Não sou daqueles quem dá mais crédito à mídia nacional do que à internacional. Porém, às vezes, a mídia-gringa traz visões e opiniões interessantes sobre nosso país. O editorial de hoje do Financial Times, embora faça extensos elogios ao governo Lula, declara apoio ao candidato José Serra.
Como podemos ver abaixo, apresenta o cenário eleitoral como vemos, uma baixaria, e visões que já nos são familiares. O único ponto que achei curioso (e inesperado) é que o editorial do FT mencionou discretamente o risco associado ao recente câncer de Dilma em caso se torne presidente. Todos falamos sobre este risco a temer em nossas casas. Porém, não se fala em público. É como se fosse uma ética tácita na política brasileira. São os limites da própria baixaria: questões relacionadas à intimidade dos políticos, como filhos-fora-do-casament0, amantes, doença, etc.
Seja lá o que o eleitor vai decidir dia 31 de outubro, vai ter que digitar o número de algum dos dois “tecnocratas sem charme”, como mencionou o jornal inglês. Eu também vou de 45, não por seguir opiniões vindas da Europa, mas por acreditar que o Brasil pode mais com José Serra… em comparação com Dilma.
O editorial do FT segue abaixo:
Brazil’s testy election race
Published: October 26 2010 23:21 | Last updated: October 26 2010 23:21
Brazil’s presidential election has taken a nasty turn. At a recent rally, José Serra, from the opposition PSDB party, was hit on the head by a roll of duct tape, supposedly thrown by a supporter of the ruling PT party. “You remember the Nazi’s assault troops?” he sneered, harvesting political capital for Sunday’s run-off. “This is typical of fascists.” The next day, it was Dilma Rousseff’s turn. On campaign in PSDB territory, she was almost hit by a water balloon.
One reason for this burst of aggression is that Brazil’s election race, like all good races, has kept the drama for last. It grew unexpectedly close after Ms Rousseff failed to win the first round outright, despite being president Luiz Inácio da Silva’s public protégée. Both candidates have also said little about their proposed policies, preferring instead vague promises of continuity. This is politically understandable: every Brazilian wants to prolong the country’s new prosperity. But it also left the candidates to define themselves only by denigrating the other.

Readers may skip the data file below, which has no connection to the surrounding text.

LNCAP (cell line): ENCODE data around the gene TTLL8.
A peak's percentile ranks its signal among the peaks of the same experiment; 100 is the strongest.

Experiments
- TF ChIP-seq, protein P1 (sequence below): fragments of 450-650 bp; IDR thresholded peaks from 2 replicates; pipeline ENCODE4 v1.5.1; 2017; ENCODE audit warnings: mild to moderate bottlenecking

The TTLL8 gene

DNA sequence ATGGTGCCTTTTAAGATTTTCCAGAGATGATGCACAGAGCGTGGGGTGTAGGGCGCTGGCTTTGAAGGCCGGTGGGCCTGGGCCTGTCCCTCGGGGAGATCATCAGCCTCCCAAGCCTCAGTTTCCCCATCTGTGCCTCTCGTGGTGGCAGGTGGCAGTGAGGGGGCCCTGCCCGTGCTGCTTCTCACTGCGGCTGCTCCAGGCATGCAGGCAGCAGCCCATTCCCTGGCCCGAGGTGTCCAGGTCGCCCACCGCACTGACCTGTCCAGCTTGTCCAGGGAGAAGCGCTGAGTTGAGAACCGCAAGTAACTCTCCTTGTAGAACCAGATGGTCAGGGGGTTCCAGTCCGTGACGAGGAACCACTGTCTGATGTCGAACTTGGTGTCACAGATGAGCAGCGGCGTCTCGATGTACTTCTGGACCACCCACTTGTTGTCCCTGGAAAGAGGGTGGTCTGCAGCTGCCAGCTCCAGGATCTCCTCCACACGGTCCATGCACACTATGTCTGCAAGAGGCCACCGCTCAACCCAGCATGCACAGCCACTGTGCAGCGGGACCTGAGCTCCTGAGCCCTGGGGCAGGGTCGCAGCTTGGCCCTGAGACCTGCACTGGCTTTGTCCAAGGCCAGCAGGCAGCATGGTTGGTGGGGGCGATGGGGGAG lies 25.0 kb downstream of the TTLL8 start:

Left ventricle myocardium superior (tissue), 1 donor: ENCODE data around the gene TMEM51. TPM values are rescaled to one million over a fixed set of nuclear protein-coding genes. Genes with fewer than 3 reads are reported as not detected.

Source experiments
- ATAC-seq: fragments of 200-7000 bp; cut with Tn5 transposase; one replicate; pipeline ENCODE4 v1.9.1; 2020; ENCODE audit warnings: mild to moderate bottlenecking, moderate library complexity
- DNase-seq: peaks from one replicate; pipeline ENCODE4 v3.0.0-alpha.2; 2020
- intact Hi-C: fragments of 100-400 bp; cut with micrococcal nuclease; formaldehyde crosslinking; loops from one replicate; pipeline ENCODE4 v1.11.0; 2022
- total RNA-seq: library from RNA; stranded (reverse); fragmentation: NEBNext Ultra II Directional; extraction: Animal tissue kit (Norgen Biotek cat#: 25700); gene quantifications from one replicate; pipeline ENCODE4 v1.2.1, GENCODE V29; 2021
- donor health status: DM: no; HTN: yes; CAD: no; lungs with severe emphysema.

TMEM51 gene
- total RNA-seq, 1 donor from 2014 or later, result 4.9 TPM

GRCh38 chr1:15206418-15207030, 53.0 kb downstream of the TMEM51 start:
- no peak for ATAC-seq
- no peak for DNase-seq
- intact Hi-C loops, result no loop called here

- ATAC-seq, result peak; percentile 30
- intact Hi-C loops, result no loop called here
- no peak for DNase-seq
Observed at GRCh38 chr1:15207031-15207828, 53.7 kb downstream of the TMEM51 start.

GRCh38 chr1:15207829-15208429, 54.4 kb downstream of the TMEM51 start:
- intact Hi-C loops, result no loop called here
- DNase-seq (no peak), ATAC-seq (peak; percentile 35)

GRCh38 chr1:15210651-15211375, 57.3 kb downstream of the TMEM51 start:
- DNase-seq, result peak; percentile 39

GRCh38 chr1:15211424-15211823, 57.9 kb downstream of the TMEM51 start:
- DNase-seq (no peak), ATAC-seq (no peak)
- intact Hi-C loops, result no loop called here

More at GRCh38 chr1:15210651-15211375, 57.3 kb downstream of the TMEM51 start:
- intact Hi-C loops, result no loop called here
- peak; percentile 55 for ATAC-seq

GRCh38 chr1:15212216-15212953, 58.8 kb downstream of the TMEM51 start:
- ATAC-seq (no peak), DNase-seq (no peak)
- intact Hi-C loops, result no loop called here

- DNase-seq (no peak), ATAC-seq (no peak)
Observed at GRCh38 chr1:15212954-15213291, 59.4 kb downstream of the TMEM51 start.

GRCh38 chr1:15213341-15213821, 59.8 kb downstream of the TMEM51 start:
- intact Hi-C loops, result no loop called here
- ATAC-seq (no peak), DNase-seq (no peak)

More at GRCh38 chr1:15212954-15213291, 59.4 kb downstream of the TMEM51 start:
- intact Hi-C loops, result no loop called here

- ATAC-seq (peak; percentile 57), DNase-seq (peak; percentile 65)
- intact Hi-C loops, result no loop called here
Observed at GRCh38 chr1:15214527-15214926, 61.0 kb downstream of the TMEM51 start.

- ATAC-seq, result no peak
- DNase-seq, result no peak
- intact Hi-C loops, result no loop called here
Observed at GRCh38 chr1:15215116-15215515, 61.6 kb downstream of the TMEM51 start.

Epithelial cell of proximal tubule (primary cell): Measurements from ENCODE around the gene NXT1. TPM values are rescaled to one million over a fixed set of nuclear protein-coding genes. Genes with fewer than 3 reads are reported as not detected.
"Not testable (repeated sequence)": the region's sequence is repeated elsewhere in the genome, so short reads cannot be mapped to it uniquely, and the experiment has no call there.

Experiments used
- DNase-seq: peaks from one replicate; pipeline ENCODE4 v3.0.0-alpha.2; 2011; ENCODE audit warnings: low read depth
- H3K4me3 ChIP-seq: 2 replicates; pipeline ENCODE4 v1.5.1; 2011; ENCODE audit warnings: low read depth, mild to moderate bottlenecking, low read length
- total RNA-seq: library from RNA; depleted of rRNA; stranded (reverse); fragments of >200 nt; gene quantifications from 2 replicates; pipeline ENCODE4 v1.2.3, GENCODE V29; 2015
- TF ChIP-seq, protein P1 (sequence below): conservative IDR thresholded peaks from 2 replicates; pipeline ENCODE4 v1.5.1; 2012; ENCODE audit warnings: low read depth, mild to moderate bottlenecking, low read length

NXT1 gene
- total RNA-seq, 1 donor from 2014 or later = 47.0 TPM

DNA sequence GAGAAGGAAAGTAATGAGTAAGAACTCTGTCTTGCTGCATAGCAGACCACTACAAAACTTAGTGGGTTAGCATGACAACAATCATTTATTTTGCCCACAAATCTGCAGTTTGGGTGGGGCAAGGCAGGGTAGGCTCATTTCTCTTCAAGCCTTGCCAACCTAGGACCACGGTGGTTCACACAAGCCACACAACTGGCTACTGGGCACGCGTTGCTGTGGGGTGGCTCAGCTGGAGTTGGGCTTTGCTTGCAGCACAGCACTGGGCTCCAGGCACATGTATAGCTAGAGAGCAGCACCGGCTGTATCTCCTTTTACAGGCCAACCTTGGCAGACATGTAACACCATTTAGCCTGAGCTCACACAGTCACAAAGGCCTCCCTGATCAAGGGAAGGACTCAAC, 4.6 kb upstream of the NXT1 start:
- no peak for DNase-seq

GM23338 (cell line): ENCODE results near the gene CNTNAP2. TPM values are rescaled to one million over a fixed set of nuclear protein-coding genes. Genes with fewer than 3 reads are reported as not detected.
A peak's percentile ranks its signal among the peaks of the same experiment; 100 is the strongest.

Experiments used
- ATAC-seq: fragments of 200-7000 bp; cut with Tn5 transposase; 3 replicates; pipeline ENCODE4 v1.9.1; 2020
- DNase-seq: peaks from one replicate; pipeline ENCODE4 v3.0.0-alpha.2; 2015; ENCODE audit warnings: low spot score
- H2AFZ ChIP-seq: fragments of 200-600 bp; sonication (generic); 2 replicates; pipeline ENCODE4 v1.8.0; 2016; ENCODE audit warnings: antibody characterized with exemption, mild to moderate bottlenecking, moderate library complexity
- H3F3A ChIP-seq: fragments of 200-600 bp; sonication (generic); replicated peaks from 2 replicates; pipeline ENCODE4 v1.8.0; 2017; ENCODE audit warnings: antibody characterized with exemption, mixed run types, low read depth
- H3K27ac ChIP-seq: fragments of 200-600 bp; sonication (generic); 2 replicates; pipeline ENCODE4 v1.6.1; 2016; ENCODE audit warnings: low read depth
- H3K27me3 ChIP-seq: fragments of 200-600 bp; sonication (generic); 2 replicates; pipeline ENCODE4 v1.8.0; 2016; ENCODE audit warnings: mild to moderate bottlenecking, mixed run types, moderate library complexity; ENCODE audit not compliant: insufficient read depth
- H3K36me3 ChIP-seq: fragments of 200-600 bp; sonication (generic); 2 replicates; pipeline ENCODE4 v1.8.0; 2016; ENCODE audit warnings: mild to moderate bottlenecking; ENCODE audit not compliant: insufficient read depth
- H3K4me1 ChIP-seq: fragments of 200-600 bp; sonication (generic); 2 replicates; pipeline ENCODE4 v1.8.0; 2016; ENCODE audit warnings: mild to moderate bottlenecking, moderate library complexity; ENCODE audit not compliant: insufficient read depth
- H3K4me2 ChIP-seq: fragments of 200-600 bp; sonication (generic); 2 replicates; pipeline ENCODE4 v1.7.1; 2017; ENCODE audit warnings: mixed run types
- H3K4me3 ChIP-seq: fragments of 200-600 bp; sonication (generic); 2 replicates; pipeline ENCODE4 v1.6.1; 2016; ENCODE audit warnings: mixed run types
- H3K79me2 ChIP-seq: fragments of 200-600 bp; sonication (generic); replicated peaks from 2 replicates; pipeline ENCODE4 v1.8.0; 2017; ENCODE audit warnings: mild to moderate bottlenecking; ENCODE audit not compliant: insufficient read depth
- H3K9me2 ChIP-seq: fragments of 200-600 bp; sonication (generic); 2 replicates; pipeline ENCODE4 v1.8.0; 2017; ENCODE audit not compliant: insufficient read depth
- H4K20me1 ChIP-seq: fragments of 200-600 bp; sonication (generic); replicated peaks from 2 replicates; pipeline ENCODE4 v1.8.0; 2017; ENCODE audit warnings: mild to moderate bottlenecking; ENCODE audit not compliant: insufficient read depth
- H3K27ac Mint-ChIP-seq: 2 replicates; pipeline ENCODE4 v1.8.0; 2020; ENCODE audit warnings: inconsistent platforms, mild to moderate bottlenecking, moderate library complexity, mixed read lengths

In fact, both are remarkably similar. They are social democrats who believe in market-friendly policies with a large social component. They are busybody technocrats. They are also charmless. Both have been compared to Gordon Brown, only without the charisma – a potentially serious problem. Success in Brasília hinges on the president’s ability to cajole and seduce his or her party’s coalition partners. Mr Lula da Silva was rich in such talents. Ms Rousseff and Mr Serra are not.
Where differences do exist, they are slight but significant. Mr Serra is more of a fiscal hawk. Hopefully, he would stop the use of off-budget schemes recently deployed to meet fiscal targets. Trimming public spending, still rising fast despite a red-hot economy, would also bring down interest rates and so limit currency appreciation. Ms Rousseff favours a bigger state, although a fifth of public companies already count it – one way or other – among their top five shareholders. On foreign policy, Mr Serra would be less indulgent towards Iran, Venezuela and Cuba than Brazil has been. Ms Rousseff has also only just recovered from cancer.
Yet the biggest difference, perhaps, is the role Ms Rousseff’s wildly popular benefactor will play if she wins – as is likely, given her 10-point lead in polls. A parallel presidency, like Mr Putin’s in Russia, is possible; so too is Mr Lula da Silva’s return to office in 2014 and 2018. If only to interrupt this relationship with power, Mr Serra is the better choice for Brazil.
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